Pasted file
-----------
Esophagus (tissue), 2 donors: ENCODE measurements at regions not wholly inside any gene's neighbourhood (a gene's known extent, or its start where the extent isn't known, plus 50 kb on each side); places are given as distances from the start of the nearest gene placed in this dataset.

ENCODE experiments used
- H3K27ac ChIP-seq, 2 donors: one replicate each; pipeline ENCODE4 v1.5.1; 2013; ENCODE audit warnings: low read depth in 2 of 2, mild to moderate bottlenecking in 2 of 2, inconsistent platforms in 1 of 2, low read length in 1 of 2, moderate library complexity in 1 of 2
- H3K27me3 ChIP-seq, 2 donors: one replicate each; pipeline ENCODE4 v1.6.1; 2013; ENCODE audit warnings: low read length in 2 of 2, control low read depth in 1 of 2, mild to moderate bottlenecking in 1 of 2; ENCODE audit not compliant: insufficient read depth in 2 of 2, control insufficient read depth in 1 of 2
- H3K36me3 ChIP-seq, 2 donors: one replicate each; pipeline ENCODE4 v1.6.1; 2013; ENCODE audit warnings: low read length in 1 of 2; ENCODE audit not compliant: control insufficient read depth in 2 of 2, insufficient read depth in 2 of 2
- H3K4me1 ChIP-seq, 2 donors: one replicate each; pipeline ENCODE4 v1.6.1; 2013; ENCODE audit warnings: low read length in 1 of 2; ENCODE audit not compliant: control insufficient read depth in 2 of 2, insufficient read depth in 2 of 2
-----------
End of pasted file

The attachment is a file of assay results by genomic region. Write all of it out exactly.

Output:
Esophagus (tissue), 2 donors: ENCODE measurements at regions not wholly inside any gene's neighbourhood (a gene's known extent, or its start where the extent isn't known, plus 50 kb on each side); places are given as distances from the start of the nearest gene placed in this dataset.

ENCODE experiments used
- H3K27ac ChIP-seq, 2 donors: one replicate each; pipeline ENCODE4 v1.5.1; 2013; ENCODE audit warnings: low read depth in 2 of 2, mild to moderate bottlenecking in 2 of 2, inconsistent platforms in 1 of 2, low read length in 1 of 2, moderate library complexity in 1 of 2
- H3K27me3 ChIP-seq, 2 donors: one replicate each; pipeline ENCODE4 v1.6.1; 2013; ENCODE audit warnings: low read length in 2 of 2, control low read depth in 1 of 2, mild to moderate bottlenecking in 1 of 2; ENCODE audit not compliant: insufficient read depth in 2 of 2, control insufficient read depth in 1 of 2
- H3K36me3 ChIP-seq, 2 donors: one replicate each; pipeline ENCODE4 v1.6.1; 2013; ENCODE audit warnings: low read length in 1 of 2; ENCODE audit not compliant: control insufficient read depth in 2 of 2, insufficient read depth in 2 of 2
- H3K4me1 ChIP-seq, 2 donors: one replicate each; pipeline ENCODE4 v1.6.1; 2013; ENCODE audit warnings: low read length in 1 of 2; ENCODE audit not compliant: control insufficient read depth in 2 of 2, insufficient read depth in 2 of 2